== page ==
It is very important that enough shots be fired in practice so that you can establish a rhythm in firing a string of shots.  Recovery after each shot is of primary importance so that the sights are aligned as fast as possible for each succeeding shot.  Take all the time allowed for each string, as it's to your advantage.  Watch the front sight always during recovery so that it is in alignment for the next shot.


     Follow through is simply the immediate recovery of the weapon after each shot is fired, so that you are in the same exact position for each succeeding shot.  This means the sights are in perfect alignment, the eye is focused on the front sight, the grip on the weapon has not varied, but remains the same.  All conditions should remain the same for each shot.


     After the firing of each shot, you should be able to call the placement of each shot.  If not, then you are not concentrating on your front sight.


     Overeating causes the heart to beat faster, opens up the arc of movement.  Eat a small meal before a match.  Coffee is a stimulant and causes the heart to beat faster.  Smoking causes a faster heart beat, one cigarette after breakfast speeds the heart up for half a day.  Alcohol slows the reactions and coordination is impaired.  Colas contain caffeine and speed up the heart beat.

But the most important fundament of shooting is: HAVE FUN!!

(Thanks Bladerunner. Some of us can use all the help we can get.)

Rose Mine 

Located on the back side of the San Bernardino mountains where mining for silver, lead, 

In the valley below Tip Top Mountain was the Rose Mine which was one of the major producing gold mines in the mountains. The mine's name is derived from the high iron content of the soil which gives the ground in the area a dull rose coloring. No where else in the San Bernardino mountains was gold found so heavily mixed with iron. The Rose Mine operated from 1887 till around 1912. In 1887 it was called the Homestead Mine and then in 1889 the name was changed to the Rose Mine. In 1891 a 5 stamp mill was erected to process the ore and in 1897 a new 40 stamp mill with 6 cyanide tanks was built. The main shaft of the mine was below the stamp mill and went down 400 feet with a network of tunnels at the 350 & 400 foot levels. Some exploratory work was done in the 1920's & 1930's but no new ore bodies were found. Around 1933 the stamp mill and all of the equipment was scrapped. There was a small village at the mine which consisted of 12 wooden buildings. One building being the store/post office, another the school and the other buildings were occupied by the mine personnel and their families. Through the years these buildings gradually disappeared. Some of them destroyed by fire.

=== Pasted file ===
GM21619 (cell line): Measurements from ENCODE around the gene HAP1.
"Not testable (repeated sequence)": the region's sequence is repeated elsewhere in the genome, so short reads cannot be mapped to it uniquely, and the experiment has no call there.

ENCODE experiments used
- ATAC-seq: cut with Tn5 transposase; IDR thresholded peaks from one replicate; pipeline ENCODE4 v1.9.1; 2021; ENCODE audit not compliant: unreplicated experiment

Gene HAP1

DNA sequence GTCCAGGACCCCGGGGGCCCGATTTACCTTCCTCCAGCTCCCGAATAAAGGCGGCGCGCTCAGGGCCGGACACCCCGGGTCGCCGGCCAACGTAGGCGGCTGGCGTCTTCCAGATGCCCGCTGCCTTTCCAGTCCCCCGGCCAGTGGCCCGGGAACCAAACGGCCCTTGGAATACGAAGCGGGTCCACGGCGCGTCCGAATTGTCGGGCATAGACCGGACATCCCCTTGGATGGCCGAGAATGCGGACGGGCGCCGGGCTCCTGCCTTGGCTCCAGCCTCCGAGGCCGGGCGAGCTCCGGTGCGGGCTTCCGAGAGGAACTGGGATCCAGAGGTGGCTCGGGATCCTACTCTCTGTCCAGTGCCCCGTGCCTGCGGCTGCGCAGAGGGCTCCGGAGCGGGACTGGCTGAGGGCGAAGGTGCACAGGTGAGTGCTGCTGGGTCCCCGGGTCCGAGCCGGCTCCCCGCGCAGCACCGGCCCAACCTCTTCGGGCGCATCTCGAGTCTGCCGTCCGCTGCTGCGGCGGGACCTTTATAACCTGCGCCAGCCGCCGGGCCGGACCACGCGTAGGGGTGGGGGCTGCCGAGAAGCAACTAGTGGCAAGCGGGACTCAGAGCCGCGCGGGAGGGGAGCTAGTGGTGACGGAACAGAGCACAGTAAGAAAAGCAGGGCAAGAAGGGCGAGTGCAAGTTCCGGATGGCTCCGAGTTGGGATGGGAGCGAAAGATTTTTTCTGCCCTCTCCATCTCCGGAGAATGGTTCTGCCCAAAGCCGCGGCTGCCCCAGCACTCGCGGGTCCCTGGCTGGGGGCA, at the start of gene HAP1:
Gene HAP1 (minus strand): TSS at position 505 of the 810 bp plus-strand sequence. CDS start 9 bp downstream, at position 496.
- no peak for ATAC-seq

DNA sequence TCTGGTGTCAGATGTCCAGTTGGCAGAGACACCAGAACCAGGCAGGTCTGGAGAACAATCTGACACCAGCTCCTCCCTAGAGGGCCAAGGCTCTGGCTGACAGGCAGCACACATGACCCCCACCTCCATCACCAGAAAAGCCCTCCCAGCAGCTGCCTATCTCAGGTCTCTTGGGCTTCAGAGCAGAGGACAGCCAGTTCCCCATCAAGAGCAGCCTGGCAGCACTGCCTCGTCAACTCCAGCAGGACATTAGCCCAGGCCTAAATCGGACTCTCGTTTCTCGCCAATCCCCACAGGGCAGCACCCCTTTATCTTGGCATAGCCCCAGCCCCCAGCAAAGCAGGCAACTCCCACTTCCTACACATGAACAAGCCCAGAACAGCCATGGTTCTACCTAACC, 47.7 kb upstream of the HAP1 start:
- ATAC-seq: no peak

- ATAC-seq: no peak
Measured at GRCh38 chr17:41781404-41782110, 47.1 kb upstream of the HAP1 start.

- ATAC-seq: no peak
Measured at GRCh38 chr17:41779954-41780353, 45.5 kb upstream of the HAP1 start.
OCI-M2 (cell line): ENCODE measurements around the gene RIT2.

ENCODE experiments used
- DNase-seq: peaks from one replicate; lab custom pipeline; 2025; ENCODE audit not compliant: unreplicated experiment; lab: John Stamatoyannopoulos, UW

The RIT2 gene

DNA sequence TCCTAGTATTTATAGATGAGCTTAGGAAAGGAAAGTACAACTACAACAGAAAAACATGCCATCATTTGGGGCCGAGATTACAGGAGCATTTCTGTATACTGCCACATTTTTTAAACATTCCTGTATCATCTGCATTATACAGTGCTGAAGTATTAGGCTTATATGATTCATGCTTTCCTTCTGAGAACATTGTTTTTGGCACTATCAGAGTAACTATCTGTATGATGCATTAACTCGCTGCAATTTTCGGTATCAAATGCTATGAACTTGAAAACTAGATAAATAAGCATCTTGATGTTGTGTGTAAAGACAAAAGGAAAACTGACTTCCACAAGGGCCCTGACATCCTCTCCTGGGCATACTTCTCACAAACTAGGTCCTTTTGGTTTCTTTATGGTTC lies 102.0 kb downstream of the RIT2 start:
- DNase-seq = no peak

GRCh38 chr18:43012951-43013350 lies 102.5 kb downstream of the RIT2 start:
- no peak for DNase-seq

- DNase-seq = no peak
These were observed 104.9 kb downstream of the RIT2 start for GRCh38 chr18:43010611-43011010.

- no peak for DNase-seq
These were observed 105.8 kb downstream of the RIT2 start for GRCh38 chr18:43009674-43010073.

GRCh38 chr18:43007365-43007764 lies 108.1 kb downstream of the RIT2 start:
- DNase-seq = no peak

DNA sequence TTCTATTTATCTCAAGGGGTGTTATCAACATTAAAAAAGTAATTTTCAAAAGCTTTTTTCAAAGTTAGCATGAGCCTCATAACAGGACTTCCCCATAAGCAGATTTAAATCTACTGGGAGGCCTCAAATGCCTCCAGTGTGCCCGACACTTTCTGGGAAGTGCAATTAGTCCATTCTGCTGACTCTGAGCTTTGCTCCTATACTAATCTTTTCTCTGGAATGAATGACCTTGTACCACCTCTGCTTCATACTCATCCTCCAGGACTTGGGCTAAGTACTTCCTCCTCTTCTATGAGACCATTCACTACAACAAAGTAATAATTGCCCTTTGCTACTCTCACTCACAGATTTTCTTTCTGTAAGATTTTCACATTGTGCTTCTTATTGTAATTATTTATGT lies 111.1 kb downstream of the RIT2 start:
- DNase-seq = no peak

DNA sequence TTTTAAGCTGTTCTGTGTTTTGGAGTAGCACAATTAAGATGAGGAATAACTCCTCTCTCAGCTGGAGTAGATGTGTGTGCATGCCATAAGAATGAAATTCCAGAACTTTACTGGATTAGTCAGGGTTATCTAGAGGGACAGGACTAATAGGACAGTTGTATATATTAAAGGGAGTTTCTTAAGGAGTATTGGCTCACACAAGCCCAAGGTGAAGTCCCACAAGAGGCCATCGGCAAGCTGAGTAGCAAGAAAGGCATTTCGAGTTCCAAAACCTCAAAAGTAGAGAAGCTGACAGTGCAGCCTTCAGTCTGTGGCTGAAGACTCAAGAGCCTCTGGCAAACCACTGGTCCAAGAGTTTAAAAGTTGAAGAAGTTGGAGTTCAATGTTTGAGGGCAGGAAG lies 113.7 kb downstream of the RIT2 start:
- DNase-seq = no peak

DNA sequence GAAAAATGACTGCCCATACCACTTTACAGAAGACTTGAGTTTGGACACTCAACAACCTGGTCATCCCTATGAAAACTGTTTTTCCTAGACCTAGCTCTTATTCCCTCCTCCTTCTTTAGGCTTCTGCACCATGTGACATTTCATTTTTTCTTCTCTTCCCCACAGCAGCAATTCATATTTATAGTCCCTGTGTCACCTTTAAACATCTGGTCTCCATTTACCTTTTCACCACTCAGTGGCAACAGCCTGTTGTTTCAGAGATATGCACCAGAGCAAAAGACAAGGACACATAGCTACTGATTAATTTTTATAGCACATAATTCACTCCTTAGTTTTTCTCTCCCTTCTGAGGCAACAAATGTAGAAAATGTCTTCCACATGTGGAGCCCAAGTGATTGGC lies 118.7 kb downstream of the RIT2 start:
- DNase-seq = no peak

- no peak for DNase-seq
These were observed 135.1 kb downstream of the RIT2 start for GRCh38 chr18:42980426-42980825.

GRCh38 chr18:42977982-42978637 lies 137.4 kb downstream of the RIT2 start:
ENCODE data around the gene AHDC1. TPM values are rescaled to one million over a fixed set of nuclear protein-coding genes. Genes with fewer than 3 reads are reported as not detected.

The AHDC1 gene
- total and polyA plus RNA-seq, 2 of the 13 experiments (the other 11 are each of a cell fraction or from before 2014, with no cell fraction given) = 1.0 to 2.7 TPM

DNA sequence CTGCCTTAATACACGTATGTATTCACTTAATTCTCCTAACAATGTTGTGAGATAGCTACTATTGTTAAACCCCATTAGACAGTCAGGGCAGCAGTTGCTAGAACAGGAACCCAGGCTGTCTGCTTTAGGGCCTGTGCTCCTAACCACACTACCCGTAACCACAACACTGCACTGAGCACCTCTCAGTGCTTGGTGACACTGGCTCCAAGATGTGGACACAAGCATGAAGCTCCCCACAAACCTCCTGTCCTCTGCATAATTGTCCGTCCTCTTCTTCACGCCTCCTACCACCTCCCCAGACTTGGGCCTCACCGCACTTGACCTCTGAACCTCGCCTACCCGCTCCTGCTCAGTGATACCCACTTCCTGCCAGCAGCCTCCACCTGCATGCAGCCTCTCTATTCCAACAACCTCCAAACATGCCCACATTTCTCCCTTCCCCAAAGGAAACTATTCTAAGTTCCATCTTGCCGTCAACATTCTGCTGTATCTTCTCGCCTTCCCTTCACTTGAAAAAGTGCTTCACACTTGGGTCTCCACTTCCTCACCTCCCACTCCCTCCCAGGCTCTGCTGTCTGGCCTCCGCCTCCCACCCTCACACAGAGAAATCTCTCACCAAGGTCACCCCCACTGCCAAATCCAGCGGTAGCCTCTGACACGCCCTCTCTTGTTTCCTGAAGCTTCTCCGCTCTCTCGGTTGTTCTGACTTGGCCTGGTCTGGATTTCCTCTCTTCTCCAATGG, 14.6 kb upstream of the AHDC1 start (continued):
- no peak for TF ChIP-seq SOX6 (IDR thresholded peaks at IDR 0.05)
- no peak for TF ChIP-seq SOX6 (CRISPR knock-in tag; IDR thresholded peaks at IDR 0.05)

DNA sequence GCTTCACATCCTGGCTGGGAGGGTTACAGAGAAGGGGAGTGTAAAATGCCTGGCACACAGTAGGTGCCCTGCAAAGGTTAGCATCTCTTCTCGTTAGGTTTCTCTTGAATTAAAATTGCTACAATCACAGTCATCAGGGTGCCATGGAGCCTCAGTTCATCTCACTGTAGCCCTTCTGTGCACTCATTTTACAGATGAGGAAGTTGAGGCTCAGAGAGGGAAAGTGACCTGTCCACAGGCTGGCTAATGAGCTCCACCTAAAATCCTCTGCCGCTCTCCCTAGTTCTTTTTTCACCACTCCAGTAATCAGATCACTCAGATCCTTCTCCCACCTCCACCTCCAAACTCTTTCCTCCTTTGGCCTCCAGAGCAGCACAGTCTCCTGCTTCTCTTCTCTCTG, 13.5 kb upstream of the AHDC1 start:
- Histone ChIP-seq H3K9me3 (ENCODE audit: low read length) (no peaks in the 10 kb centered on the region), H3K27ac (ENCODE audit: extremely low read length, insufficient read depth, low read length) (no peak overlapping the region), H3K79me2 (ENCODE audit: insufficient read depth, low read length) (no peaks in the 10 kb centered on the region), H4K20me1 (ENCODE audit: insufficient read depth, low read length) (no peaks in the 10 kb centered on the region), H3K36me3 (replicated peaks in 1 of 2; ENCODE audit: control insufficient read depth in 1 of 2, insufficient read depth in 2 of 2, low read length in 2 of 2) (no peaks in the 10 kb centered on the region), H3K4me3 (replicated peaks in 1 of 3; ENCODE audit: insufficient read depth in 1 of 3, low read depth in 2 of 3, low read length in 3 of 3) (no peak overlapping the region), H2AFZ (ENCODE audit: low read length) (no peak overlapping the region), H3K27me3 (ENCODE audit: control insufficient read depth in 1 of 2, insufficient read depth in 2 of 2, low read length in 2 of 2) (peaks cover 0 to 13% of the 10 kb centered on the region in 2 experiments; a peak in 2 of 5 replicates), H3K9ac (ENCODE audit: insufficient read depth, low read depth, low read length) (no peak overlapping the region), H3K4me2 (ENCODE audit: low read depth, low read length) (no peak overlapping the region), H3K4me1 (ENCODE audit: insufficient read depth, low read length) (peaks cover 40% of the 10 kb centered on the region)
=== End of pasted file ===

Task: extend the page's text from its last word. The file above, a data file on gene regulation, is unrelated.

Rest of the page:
Rose Mine 1903

40 stamp mill at Rose Mine 1903

Rose Mine 1947 +-

Main Street building 1947+-



camping at Rose Mine 1947+-

with fold down bed springs and cook stove.